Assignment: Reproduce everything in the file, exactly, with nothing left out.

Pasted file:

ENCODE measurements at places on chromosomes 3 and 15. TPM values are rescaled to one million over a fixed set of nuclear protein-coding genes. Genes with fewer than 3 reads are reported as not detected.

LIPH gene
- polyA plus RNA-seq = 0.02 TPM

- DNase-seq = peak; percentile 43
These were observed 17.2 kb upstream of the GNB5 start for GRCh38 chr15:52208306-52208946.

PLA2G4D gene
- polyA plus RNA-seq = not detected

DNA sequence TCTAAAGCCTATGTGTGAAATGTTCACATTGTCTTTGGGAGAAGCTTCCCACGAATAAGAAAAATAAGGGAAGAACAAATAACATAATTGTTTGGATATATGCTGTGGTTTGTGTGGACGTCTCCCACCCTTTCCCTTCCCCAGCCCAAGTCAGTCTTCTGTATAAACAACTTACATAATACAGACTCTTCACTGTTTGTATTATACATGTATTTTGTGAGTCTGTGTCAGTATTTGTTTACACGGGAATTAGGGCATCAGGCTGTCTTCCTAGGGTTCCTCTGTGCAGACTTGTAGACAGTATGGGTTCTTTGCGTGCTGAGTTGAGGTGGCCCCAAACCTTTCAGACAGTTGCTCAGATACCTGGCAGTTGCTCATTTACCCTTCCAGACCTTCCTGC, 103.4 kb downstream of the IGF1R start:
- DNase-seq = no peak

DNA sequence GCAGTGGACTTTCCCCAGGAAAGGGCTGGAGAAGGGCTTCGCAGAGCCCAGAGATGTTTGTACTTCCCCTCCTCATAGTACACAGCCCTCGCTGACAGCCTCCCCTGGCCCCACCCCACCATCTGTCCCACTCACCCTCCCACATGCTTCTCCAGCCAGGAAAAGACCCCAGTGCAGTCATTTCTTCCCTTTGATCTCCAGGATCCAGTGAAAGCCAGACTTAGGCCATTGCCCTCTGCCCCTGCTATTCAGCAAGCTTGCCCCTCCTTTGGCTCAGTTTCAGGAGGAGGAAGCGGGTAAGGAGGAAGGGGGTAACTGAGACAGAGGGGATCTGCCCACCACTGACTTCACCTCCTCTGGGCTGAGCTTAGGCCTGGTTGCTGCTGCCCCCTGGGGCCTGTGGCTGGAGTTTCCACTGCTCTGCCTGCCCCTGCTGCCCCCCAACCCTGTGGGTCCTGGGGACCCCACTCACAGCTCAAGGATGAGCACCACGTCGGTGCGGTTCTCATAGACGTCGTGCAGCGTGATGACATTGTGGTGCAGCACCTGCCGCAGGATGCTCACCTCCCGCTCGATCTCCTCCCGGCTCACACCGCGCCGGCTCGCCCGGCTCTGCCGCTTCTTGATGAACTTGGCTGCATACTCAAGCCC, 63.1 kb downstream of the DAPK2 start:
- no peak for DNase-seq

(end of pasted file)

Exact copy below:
ENCODE measurements at places on chromosomes 3 and 15. TPM values are rescaled to one million over a fixed set of nuclear protein-coding genes. Genes with fewer than 3 reads are reported as not detected.

LIPH gene
- polyA plus RNA-seq = 0.02 TPM

- DNase-seq = peak; percentile 43
These were observed 17.2 kb upstream of the GNB5 start for GRCh38 chr15:52208306-52208946.

PLA2G4D gene
- polyA plus RNA-seq = not detected

DNA sequence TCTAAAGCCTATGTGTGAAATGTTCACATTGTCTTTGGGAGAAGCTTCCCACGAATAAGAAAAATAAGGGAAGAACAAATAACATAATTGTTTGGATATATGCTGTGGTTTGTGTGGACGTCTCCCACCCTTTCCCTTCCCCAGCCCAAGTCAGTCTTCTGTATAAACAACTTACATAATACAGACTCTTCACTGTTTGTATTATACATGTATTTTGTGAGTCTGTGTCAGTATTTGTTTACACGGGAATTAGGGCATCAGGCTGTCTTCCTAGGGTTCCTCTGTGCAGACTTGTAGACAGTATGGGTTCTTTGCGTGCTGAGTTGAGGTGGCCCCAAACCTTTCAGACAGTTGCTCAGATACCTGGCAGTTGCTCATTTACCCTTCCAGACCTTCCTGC, 103.4 kb downstream of the IGF1R start:
- DNase-seq = no peak

DNA sequence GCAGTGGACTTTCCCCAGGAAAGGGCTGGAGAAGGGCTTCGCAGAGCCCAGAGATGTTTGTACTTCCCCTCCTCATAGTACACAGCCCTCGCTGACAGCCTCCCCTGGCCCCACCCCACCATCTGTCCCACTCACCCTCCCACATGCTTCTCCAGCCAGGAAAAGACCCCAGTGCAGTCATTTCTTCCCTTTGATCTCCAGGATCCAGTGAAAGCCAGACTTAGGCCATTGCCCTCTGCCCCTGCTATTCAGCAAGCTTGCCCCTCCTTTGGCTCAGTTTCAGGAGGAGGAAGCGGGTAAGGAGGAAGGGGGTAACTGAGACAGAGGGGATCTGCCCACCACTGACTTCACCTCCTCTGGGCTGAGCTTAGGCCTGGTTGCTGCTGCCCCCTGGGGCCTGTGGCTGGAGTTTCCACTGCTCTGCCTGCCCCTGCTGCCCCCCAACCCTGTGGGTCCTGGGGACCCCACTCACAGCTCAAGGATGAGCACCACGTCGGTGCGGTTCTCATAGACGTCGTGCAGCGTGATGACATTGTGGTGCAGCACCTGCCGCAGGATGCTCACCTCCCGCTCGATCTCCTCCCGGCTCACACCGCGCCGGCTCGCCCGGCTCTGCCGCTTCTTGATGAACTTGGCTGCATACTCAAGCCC, 63.1 kb downstream of the DAPK2 start:
- no peak for DNase-seq